Business Respect - CSR Dispatches No#115 - 28 Oct 2007
An email newsletter with news and discussion focusing on corporate social responsibility globally, looking at the companies in the news and the emerging issues. Linked to the website at http://www.businessrespect.net and produced every two weeks.
This web page provides news stories and articles from the newsletters. Newsletters also include links to features on the internet, Mallen's blog, and other resources.
In this issue, we consider the implications of the Soil Association's move to restrict air-freighted produce from its organic certification.
Consumer labels can be important signals that shape buyer behaviour, or they can be confusing and irrelevant. Such questions have been raised in the last week by the action by the UK's Soil Association to alter the basis on which its 'organic' certification is granted. The dilemmas of this decision are explored in our article this time.
In the mean time, we continue to consider ways in which the internet will develop new approaches to support the CSR movement's development. Although the real phenomenon that is revolutionising the web is social networking sites, we have yet to see this approach really make the difference when it comes to corporate executives committed to social responsibility. Busy execs still face the same barriers to participation that they always have - time. They don't surf. They don't browse. And now they don't chat, poke or twitter.
By and large, the web is still used in business as a transaction medium or an information library. Web-based technology may provide tools of the trade, for instance CRedit 360 and the other social responsibility reporting tools. But we are still seeking the variation on the technology that will create the extended community of practitioners around the world who are committed to this as an agenda.
At least we now see more CSR websites using some of the tools to make it easier - newsfeeds, email updates and the like. These are smart tools for the intended target audience since they are about making information available with the minimum time commitment. But there must be more. I would be interested in anyone involved with new developments in the use of the web to create communities of interest around CSR to talk about what they're doing - there is surely the content of a future article there.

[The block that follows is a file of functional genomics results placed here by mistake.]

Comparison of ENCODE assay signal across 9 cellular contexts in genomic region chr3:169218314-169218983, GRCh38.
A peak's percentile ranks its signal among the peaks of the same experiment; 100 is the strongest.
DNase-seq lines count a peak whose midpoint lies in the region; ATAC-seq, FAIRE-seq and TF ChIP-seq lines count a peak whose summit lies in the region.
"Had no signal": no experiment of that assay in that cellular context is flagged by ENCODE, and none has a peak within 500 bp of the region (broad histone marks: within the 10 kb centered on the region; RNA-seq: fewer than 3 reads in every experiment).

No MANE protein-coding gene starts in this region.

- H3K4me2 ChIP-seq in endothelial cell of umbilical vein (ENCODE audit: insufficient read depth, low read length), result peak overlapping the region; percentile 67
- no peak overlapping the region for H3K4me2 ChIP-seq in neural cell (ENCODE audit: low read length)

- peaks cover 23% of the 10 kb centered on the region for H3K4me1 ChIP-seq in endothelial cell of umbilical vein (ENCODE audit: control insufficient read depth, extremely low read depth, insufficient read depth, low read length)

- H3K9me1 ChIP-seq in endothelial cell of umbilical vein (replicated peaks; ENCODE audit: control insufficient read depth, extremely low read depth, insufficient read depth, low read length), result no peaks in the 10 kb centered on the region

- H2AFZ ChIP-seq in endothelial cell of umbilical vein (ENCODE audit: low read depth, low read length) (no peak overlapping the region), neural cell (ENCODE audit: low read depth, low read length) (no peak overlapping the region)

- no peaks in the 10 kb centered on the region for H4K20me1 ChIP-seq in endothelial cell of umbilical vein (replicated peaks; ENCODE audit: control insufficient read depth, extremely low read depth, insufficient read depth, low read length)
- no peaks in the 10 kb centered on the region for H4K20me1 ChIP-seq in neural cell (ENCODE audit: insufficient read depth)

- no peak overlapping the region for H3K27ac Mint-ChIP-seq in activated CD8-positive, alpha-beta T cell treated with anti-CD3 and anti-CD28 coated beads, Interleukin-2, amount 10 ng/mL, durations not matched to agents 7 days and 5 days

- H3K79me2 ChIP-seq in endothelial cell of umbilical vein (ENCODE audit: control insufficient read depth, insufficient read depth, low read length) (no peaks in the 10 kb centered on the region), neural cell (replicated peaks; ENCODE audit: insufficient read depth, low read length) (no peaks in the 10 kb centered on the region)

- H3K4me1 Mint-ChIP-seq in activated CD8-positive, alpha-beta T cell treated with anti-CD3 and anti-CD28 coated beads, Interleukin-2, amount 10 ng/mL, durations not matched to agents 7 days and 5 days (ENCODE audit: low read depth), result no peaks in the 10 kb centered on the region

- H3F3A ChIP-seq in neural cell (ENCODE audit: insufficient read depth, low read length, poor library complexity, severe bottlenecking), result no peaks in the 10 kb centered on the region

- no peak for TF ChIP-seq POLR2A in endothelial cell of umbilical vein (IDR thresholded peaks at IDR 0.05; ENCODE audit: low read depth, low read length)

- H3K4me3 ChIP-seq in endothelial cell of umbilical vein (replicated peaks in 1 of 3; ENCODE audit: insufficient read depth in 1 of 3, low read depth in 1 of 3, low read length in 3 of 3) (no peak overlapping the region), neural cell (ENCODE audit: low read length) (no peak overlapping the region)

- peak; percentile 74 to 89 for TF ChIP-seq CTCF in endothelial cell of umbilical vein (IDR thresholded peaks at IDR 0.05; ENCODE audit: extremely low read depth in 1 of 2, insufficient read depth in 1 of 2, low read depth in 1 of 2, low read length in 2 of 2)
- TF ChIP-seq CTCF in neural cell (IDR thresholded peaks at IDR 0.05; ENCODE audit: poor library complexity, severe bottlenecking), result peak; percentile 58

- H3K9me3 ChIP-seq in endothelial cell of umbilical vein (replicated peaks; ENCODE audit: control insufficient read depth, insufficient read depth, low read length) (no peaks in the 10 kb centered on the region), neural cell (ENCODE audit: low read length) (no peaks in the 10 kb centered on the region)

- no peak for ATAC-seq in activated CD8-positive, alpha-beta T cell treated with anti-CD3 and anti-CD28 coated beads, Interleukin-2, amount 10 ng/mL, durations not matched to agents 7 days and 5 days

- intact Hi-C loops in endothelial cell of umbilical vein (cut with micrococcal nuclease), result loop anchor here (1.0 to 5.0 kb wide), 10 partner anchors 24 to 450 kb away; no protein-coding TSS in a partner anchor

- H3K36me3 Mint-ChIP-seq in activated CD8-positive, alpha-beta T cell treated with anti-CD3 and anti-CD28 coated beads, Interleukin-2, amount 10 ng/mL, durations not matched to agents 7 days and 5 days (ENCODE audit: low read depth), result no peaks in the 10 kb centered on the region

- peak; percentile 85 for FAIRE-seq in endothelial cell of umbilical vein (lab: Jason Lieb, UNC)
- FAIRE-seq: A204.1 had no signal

Speaking of social networking though, I finally relented to the lure of Facebook a few weeks ago. I had had a few of those email invitations to sign up before, but was surprised enough to get two in one week from people I hadn't seen for 25 years to finally relent. It is a great tool for building personal networks, but for all that there are CSR-related groups on there, it remains underpowered for 'networks with purpose'.
The new vote has gotten underway on the website. The current tally is:
Which of these groups has done the most so far to respond to the challenge of climate change?
Governments 29 (15%)
Business 61 (32%)
Citizens 101 (53%)
Thanks to the 191 people that have voted so far. Still time for you to make your views known, although we won't keep this vote on for too long, I suspect.
Japan: Alico warned over misleading cancer policy ads
The Fair Trade Commission has told American Life Insurance to pull newspaper adverts for a cancer insurance product which it has desscribed as 'misleading'.
US: States lobby for Microsoft anti-trust settlement to be extended
Ten US states have called for an extension of the government oversight of Microsoft agreed as part of its antitrust settlement. Florida, Louisiana, Maryland and New York - which had supported the terms of the original settlement - have joined six others in arguing that the action, due to expire next month, should run through to 2012.
France: Monsanto sues anti GMO activists
Biotechnology giant Monsanto has filed a suit against unidentified activists who, according to the company, destroyed three test sites of genetically modified crops.
Gap takes action over child labour allegations
Gap has said that it takes allegations of child labour in its supply chain "extremely seriously" following an investigation by the UK newspaper the Observer.
BP fined for environmental crimes
BP has been fined $373m by the US government for a number of environmental crimes and fraud. The largest part of the levy relates to price manipulation of propane over which four BP workers were indicted.
US: Action against companies over apartheid reinstated
A federal appeals court has reinstated some of the suits against around 50 companies accused of having supported the apartheid regime in South Africa.
The unnecessary suicide of the organic food movement
Author: Mallen Baker, dated 28 Oct 2007
The UK's Soil Association has announced that it will remove its organic certification from any foods which have been transported by air freight except for those whose production meets Fairtrade requirements. The move has created huge controversy, and with justification.
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